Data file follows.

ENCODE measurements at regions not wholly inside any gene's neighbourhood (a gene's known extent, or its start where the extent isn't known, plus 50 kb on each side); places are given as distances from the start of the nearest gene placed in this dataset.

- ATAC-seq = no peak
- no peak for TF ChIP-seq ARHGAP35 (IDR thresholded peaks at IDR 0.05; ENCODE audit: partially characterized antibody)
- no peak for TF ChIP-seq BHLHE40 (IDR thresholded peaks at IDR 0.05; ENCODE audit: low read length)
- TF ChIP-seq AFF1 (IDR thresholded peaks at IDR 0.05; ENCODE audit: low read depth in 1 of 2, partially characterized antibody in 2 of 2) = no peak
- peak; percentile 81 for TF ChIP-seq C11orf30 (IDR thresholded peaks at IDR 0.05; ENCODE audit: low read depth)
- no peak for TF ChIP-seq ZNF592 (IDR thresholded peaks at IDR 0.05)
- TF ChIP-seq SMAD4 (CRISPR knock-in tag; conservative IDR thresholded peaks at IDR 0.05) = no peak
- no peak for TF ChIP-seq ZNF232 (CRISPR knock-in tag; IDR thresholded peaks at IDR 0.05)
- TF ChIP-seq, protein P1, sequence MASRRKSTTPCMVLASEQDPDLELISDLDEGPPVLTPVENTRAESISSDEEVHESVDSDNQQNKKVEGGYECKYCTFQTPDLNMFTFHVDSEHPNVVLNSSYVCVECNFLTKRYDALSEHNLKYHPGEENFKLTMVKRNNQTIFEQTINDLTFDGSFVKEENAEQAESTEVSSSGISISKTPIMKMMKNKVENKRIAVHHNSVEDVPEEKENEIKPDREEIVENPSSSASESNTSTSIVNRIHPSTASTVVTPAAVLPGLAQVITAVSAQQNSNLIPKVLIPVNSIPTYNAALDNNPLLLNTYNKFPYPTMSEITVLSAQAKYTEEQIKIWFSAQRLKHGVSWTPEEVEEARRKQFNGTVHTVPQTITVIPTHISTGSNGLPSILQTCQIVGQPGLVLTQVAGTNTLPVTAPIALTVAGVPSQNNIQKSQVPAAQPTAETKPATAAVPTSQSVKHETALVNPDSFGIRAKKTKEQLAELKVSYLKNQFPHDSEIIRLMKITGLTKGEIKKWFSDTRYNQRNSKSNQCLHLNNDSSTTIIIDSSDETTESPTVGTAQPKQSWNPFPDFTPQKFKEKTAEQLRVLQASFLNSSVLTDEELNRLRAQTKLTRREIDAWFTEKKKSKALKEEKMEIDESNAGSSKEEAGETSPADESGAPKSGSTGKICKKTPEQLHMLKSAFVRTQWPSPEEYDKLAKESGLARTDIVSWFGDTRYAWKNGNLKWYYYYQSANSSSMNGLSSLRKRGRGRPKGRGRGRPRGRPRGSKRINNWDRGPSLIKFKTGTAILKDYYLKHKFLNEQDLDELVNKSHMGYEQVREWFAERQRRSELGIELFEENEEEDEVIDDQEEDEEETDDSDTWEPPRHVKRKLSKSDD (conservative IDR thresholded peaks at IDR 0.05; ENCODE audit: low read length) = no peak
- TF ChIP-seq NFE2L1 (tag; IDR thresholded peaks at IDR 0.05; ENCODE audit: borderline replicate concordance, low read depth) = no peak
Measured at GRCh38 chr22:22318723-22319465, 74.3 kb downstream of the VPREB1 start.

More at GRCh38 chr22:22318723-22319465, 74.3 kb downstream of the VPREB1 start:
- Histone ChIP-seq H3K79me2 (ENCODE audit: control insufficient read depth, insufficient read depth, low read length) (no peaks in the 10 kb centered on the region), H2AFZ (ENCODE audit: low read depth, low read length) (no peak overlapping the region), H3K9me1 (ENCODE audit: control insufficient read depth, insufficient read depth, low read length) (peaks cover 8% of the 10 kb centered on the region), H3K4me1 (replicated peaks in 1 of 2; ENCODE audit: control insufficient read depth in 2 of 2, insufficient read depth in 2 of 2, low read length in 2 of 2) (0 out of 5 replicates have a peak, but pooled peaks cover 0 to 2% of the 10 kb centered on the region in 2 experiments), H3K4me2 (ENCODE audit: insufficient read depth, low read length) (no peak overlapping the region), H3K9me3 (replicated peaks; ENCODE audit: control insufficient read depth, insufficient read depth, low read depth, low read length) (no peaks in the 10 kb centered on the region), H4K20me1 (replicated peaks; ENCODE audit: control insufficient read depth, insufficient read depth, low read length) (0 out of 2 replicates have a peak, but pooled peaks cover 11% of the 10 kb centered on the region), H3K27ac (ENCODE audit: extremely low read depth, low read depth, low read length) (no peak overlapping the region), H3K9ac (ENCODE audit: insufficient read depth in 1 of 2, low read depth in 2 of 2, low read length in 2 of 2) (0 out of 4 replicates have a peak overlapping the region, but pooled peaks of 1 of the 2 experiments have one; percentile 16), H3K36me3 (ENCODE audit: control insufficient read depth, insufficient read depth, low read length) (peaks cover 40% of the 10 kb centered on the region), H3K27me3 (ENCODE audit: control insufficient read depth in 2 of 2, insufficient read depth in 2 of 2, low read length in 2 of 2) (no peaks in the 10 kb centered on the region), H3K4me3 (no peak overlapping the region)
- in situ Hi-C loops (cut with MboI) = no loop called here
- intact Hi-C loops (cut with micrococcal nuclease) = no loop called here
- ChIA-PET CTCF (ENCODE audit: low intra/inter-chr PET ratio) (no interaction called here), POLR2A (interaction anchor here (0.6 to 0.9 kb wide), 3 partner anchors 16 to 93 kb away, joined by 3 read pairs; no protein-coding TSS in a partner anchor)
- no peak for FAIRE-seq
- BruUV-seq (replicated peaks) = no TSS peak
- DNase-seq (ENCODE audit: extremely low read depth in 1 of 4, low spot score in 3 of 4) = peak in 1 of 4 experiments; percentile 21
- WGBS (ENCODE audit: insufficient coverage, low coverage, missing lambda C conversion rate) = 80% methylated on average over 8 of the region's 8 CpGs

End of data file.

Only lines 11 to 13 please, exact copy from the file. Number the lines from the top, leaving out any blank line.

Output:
- TF ChIP-seq NFE2L1 (tag; IDR thresholded peaks at IDR 0.05; ENCODE audit: borderline replicate concordance, low read depth) = no peak
Measured at GRCh38 chr22:22318723-22319465, 74.3 kb downstream of the VPREB1 start.

More at GRCh38 chr22:22318723-22319465, 74.3 kb downstream of the VPREB1 start: